1700 χρόνια μετά, η Αγία Ελένη επιστρέφει στην Ελλάδα

Ογδόντα χρόνια διακονίας και προσφοράς συμπληρώνει φέτος, η Αποστολική Διακονία της Εκκλησίας της Ελλάδος. Αποκορύφωμα των εορτασμών αυτής της επετείου, θα αποτελέσει η υποδοχή, το Μάιο, του Τιμίου Ξύλου και του Ιερού Σκηνώματος της Αγίας Ελένης της Ισαποστόλου, της μητέρας του Μεγάλου Κωνσταντίνου.

Το Ιερό Σκήνωμα έφθασε στη Βενετία το 1211, καθώς μετά την Δ΄ Σταυροφορία, κάποιος αξιωματούχος που ονομαζόταν Aicardo, το αφαίρεσε από το Ναό των Αγίων Αποστόλων της Κωνσταντινούπολης, και το μετέφερε στην ομώνυμη βενετσιάνικη μονή. Έτσι 1700 χρόνια μετά, για πρώτη φορά, το Ιερό Σκήνωμα μεταφέρεται σε άλλη χώρα, εκτός από την Κωνσταντινούπολη και τη Βενετία.

Ο Θεοφιλέστατος Επίσκοπος Φαναρίου κ.κ. Αγαθάγγελος, Γενικός Διευθυντής της Αποστολικής Διακονίας, είναι εκείνος ο οποίος μόχθησε για την έλευση του Σκηνώματος της Αγίας Ελένης. Ο Θεοφιλέστατος κ.κ. Αγαθάγγελος, είναι εξάλλου αυτός στον οποίον οφείλεται και η επιστροφή ολόκληρου του Ιερού Λειψάνου της Αγίας Βαρβάρας, από τη Βενετία, (για ένα συγκεκριμένο χρονικό διάστημα), το 2015, προκαλώντας συγκίνηση σ’ ολόκληρη τη χώρα. Χιλιάδες κόσμου πέρασαν από τον Προσκύνημα της Αγίας Βαρβάρας, για να προσκυνήσουν το ιερό Λείψανό της.

Η επίσημη υποδοχή του Ιερού Σκηνώματος θα γίνει την Κυριακή 14 Μαΐου 2017, στις 18.30 μ.μ. μπροστά από το Δημαρχείο Αιγάλεω (επί της Ιεράς Οδού), από τον Μακαριώτατο Αρχιεπίσκοπο Αθηνών και πάσης Ελλάδος κ.κ. Ιερώνυμο. Το Τίμιο Ξύλο και το Ιερό Σκήνωμα της Αγίας Ελένης, θα παραμείνουν στον Προσκυνηματικό Ναό της Αγίας Βαρβάρας του ομωνύμου Δήμου Αττικής (κοντά στο Αιγάλεω), από 14 Μαΐου έως 15 Ιουνίου 2017.

Με αφορμή το μεγάλο αυτό γεγονός, η Αποστολική Διακονία της Εκκλησίας της Ελλάδος, δημιούργησε την ιστοσελίδα http://agiaeleni.gr/, τα κείμενα της οποίας έχει επιμεληθεί ο Θεοφιλέστατος Επίσκοπος Φαναρίου κ.κ. Αγαθάγγελος.

Ο Όρθρος, η Θεία Λειτουργία, ο Εσπερινός και οι ιερές Αγρυπνίες, που θα γίνονται καθημερινά στο Προσκύνημα της Αγίας Βαρβάρας, θα αναμεταδίδονται από τον Ραδιοφωνικό Σταθμό της Εκκλησίας της Ελλάδος 89,5 FM και από το Διαδίκτυο στον ιστότοπο http://www.agiaeleni.gr.

Η Αποστολική Διακονία, ένας οργανισμός με μεγάλη ιστορία και ένα τεράστιο ιεραποστολικό, κατηχητικό και μορφωτικό έργο για τον ελληνισμό και όχι μόνο, με πολιτιστικά και Ευρωπαϊκά προγράμματα, που δεν υστερεί καθόλου στο κοινωνικό έργο, δεν θα μπορούσε να είναι αδιάφορη μπροστά στα προβλήματα της εποχής μας.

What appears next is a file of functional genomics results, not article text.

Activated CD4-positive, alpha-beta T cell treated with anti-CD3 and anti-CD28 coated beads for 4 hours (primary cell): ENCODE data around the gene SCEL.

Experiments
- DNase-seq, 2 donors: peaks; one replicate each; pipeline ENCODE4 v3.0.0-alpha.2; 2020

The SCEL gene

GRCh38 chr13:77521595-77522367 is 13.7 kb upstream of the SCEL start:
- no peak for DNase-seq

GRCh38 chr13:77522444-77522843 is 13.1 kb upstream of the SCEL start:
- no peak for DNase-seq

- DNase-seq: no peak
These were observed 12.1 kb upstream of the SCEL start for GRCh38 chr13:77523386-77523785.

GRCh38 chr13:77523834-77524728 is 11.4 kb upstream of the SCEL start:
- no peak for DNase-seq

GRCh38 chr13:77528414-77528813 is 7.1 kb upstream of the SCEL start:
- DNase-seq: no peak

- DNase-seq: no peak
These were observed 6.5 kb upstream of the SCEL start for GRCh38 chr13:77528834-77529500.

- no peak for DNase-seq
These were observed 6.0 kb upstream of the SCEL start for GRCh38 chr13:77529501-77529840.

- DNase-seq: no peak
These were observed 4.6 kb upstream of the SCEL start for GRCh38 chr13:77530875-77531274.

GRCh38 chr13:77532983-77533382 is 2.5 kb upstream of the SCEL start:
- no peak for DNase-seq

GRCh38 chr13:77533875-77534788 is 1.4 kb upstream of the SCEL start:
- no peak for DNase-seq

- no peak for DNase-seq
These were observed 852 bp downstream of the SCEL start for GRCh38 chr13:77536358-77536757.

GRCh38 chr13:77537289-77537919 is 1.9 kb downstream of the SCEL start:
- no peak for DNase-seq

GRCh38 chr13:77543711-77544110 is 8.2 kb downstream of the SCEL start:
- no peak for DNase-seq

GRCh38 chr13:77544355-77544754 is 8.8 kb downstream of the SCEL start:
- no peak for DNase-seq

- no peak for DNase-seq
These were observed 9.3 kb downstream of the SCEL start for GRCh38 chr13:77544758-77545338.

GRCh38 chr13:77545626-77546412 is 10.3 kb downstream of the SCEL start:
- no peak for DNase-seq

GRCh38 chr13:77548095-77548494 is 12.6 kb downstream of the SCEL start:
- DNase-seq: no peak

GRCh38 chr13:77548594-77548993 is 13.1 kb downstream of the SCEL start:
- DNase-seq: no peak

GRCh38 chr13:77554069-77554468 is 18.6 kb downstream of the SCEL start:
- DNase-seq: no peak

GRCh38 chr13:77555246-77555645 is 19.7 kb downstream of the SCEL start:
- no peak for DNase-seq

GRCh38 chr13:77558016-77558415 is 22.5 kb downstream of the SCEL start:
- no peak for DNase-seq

Στηρίζοντας τα Κοινωνικά φαρμακεία Ιερών Μητροπόλεων και Δήμων, από την Κυριακή 14 Μαΐου μέχρι και την Πέμπτη 15 Ιουνίου 2017, από τις 09.00 π.μ. μέχρι τις 12.00 το μεσημέρι και από τις 16.00μ.μ. μέχρι τις 20.00μ.μ., στο Ιερό Προσκύνημα της Αγίας Βαρβάρας του ομωνύμου Δήμου Αττικής, θα συγκεντρώνει φάρμακα και υγειονομικό υλικό.B

Source: Κατερίνα Χουζούρη

Alexander the Great’s last will and testament may have been found ‘hiding in plain sight’ 2,000 years after his death

The fabled last will and testament of Alexander the Great may have finally been discovered more than 2,000 years after his death.

A London-based expert claims to have unearthed the Macedonian king’s dying wishes in an ancient text that has been ‘hiding in plain sight’ for centuries.

The long-dismissed last will divulges Alexander’s plans for the future of the Greek-Persian empire he ruled.It also reveals his burial wishes and discloses the beneficiaries to his vast fortune and power. 

The fabled last will and testament of Alexander the Great, illustrated above, may have finally been discovered. A London-based expert claims to have unearthed Alexander the Great’s dying wishes in an ancient text (pictured) that has been ‘hiding in plain sight’ for centuries.


The long-dismissed last will and testament divulges Alexander’s (pictured) plans for the future of the Greek-Persian empire he ruled.


WHO WAS ALEXANDER THE GREAT? 

Alexander the Great is arguably one of history’s most successful military commanders.

Undefeated in battle, he had carved out a vast empire stretching from Macedonia and Greece in Europe, to Persia, Egypt and even parts of northern India by the time of his death aged 32.

Alexander the Great (pictured) is arguably one of history’s most successful military commanders. Undefeated in battle, he had carved out a vast empire stretching from…

Only five barely intact accounts of his death at Babylon in 323 BCE survive to the present day.

None are from eyewitnesses and all conflict to varying degrees.

According to one account from the Roman era, Alexander died leaving his kingdom ‘to the strongest’ or ‘most worthy’ of his generals.

In another version, he died speechless in a coma, without making any plans for succession. New research suggests this is false based on the fact __